Camille Paglia on Hugh Hefner: Retrograde But Sophisticated

“It’s complicated.”

It may  feel wishy-washy and dissatisfying, but  often that’s the best way to categorize things that are neither purely good or purely evil.

Such is the legacy of Playboy founder, Hugh Hefner.

“It’s complicated.” Often that’s the best way to categorize things that are neither purely good or purely evil.

With everything that’s been written since his death, it doesn’t seem there’s much left to say. Many have told sad, depraved stories from inside the Playboy Mansion, none of which can be defended. Others point to Hefner’s erudition, timeliness and pioneering of an international lifestyle brand.

Ready for Lasting Love?
Ready for Lasting Love?

Yet the most interesting thing I’ve read about Hefner comes courtesy of Camille Paglia, author and provocateur, who is known for her counter-intuitive takes on feminism.

Paglia doesn’t blindly defend Hefner. She refers to him as “dated” and “retrograde,” but applauds his cheery, courtly  view of sex as opposed to the current dominance of hardcore porn and hook-up culture.

She also opines on the decline of sexual polarity – a subject this blog often touches upon.

“The unhappy truth is that the more the sexes have blended, the less each sex is interested in the other. So we’re now in a period of sexual boredom and inertia, complaint and dissatisfaction, which is one of the main reasons young men have gone over to pornography. Porn has become a necessary escape by the sexual imagination from the banality of our everyday lives, where the sexes are now routinely mixed in the workplace.

With the sexes so bored with each other, all that’s left are these feminist witch-hunts. That’s where the energy is! And meanwhile, men are shrinking. I see men turning away from women and simply being content with the world of fantasy because women have become too thin-skinned, resentful and high-maintenance.

Paglia doesn’t let men off the hook. She astutely points out that the art of chivalry and seduction is pretty much on a respirator.

The art of chivalry and seduction is pretty much on a respirator.

“Truly sophisticated seducers knew that women have to be courted and that women love an ambiance, setting a stage. Today, alas, too many young women feel they have to provide quick sex or they’ll lose social status. If a guy can’t get sex from them, he’ll get it from someone else. There’s a general bleak atmosphere of grudging compliance.

Today’s hook-up culture, which is the ultimate product of my generation’s sexual revolution, seems markedly disillusioning in how it has reduced sex to male needs, to the general male desire for wham-bam-thank-you-ma’am efficiency, with no commitment afterwards. We’re in a period of great sexual confusion and rancor right now. The sexes are very wary of each other. There’s no pressure on men to marry because they can get sex very easily in other ways.

The sizzle of sex seems gone. What Hefner’s death forces us to recognize is that there is very little glamour and certainly no mystery or intrigue left to sex for most young people. Which means young women do not know how to become women. And sex has become just another physical urge that can be satisfied like putting coins into a Coke machine.”


She also has some harsh words for feminism, which seem tone-deaf given the apocalyptic Weinstein sexual harassment scandal.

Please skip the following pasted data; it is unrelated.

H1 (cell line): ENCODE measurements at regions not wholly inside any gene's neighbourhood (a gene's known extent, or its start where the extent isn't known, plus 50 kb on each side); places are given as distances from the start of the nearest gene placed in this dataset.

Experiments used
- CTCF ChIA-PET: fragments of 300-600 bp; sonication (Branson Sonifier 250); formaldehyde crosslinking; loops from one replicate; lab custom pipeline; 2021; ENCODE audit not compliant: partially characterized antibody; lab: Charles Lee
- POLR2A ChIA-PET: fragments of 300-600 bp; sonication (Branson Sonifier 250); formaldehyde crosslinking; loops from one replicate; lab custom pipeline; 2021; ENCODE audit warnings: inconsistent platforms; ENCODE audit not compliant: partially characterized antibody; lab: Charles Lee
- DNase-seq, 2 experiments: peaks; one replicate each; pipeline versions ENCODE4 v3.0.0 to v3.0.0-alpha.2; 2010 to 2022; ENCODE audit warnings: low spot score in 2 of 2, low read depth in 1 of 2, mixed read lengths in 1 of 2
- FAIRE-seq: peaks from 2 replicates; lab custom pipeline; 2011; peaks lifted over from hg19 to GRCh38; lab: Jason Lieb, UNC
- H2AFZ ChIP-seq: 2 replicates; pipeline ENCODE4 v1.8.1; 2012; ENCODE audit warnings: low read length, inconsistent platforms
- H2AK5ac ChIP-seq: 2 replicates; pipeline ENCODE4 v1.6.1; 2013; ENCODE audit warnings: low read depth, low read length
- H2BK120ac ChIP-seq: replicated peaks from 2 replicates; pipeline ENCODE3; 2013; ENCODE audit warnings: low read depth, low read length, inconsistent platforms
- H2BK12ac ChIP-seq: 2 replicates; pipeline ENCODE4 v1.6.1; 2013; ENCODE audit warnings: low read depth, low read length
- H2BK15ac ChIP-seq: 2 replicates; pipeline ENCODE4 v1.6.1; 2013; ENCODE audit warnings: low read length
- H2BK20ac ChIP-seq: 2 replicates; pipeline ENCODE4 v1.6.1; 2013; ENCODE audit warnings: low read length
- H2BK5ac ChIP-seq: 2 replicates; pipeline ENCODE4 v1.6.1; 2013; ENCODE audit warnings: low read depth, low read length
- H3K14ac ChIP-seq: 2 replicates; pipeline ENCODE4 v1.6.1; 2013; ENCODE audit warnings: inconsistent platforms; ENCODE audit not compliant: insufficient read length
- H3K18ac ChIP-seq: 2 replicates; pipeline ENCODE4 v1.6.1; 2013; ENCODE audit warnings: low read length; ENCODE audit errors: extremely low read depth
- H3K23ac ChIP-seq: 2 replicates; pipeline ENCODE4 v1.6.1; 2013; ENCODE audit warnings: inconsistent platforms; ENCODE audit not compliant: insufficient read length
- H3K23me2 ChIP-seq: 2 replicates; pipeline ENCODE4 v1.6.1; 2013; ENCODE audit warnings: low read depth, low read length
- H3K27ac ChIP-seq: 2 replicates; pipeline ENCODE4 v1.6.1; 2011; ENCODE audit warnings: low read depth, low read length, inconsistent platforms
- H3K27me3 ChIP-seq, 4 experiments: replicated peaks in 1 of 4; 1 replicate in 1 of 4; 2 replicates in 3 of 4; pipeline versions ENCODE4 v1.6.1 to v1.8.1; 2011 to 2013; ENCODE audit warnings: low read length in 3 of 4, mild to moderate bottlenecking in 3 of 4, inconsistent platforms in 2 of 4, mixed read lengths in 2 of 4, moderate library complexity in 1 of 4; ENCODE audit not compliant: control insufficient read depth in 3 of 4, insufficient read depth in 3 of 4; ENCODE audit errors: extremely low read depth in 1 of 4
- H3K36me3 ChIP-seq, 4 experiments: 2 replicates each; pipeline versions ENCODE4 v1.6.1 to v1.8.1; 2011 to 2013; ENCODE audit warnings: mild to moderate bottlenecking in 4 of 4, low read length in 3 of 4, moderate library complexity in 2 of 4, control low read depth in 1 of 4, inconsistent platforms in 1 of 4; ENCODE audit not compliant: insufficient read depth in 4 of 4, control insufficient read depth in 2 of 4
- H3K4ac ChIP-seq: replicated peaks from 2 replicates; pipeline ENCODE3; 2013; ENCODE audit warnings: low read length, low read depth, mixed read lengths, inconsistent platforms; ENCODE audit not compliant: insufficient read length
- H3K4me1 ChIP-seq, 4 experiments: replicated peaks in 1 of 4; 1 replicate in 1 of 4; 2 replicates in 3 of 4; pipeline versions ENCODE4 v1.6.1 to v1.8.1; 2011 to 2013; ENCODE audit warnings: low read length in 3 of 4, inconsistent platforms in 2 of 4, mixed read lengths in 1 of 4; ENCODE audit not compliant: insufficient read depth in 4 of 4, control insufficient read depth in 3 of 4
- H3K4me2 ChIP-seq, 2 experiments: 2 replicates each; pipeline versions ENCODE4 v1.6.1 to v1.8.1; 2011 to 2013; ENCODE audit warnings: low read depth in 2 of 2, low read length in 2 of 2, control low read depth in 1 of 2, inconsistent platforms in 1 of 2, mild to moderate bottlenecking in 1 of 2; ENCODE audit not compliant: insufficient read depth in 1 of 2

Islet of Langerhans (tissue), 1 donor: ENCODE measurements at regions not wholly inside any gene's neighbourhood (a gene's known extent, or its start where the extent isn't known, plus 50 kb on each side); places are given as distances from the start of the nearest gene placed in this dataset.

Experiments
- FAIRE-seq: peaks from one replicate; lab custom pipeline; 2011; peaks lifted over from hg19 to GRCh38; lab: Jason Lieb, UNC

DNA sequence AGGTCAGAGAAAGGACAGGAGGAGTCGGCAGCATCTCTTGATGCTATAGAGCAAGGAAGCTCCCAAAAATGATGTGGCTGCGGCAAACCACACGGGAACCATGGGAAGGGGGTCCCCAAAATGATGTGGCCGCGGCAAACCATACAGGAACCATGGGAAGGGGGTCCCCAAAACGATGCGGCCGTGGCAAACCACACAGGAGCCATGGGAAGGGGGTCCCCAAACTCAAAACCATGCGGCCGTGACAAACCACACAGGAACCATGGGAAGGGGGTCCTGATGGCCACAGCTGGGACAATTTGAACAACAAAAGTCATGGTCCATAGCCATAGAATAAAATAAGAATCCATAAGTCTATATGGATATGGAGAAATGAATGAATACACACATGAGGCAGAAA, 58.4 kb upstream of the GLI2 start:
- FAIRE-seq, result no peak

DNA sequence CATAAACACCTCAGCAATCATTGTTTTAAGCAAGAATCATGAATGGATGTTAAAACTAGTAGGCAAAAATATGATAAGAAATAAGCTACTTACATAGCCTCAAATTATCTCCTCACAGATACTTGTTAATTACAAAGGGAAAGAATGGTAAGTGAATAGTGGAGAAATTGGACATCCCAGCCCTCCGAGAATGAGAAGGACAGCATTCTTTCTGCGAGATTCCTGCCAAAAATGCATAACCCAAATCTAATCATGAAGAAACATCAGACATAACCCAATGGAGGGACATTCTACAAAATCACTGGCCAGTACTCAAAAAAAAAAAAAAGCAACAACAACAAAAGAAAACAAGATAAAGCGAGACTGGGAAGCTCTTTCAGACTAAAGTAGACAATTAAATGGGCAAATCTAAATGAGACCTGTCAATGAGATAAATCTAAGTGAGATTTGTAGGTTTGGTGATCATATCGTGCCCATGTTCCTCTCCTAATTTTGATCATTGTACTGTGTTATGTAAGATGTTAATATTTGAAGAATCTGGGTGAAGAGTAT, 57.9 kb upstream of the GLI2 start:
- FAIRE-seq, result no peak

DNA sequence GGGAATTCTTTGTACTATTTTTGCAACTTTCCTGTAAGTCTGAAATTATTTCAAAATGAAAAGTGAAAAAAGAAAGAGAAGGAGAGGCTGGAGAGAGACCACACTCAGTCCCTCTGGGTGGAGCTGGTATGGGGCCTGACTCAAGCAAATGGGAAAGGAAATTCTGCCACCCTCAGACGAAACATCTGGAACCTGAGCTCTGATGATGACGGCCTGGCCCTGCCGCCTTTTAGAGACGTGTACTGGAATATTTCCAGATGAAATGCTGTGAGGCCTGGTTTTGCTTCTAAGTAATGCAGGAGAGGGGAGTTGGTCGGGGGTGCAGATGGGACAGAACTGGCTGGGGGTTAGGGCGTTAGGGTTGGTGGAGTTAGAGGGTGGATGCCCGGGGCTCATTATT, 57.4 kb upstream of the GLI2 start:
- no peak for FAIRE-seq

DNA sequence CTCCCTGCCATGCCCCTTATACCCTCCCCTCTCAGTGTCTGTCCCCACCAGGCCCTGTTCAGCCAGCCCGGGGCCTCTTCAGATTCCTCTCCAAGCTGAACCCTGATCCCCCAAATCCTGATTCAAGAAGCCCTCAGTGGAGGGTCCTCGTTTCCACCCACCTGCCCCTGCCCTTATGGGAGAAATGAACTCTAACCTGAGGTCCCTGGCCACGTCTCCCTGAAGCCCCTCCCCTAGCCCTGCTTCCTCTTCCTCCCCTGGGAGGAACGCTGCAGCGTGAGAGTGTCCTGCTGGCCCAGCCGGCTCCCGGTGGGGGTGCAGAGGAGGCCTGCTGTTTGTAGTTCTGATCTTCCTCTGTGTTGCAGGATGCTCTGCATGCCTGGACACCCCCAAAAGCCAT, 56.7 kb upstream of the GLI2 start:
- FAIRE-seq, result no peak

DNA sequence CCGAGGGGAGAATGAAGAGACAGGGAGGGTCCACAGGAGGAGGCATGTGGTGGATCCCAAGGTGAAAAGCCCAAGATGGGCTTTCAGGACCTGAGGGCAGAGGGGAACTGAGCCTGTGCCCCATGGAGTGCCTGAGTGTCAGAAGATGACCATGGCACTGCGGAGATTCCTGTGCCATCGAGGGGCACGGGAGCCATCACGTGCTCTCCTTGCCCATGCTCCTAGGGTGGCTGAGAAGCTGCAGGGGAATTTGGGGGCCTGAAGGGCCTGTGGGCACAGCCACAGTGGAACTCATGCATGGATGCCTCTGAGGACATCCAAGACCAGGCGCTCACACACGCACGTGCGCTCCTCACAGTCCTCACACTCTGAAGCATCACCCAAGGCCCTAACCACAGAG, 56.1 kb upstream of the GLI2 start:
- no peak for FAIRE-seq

This may be one reason for the ferocious pressure by so many current feminists to reinforce the Stalinist mechanisms, the pernicious PC rules that have invaded colleges everywhere. Feminists want supervision and surveillance of dating life on campus to punish men if something goes wrong and the girl doesn’t like what happened. I am very concerned that what young women are saying through this strident feminist rhetoric is that they feel incapable of conducting independent sex lives. They require adult intrusion and supervision and penalizing of men who go astray. But if feminism means anything, it should be encouraging young women to take control of every aspect of their sex lives, including their own impulses, conflicts, and disappointments. That’s what’s tragic about all this. Young women don’t seem to realize that in demanding adult inquiry into and adjudication of their sex lives, they are forfeiting their own freedom and agency.

Young women are being taught that men have all the power and have used it throughout history to oppress women. Women don’t seem to realize how much power they have to crush men! Strong women have always known how to control men. Oscar Wilde said women are complex and men are simple. Is it society or is it nature that is unjust? This was the big question that I proposed in  Sexual Personae, where I argued that our biggest oppressor is actually nature, not society. I continue to feel that my pro-sex wing of feminism, which does not see sexual imagery or men in general as the enemy, has the best and healthiest message for young women.

I see Paglia’s point; the problem is the attacking language associated with it.

So let’s agree on this:

  • Men and women are more the same than ever before and it’s hurt the dating dynamic.
  • Men should be more courtly and chivalrous to women.
  • There is no male defense of sexual assault or harrassment.
  • Women  could benefit by embracing the feminine, eschewing victimhood, and not lumping all men in with the worst of men.

As Paglia says, “Sex is not a tragedy, it’s a comedy!” Amen to that.

Your thoughts,  as always, are greatly appreciated in the comments below.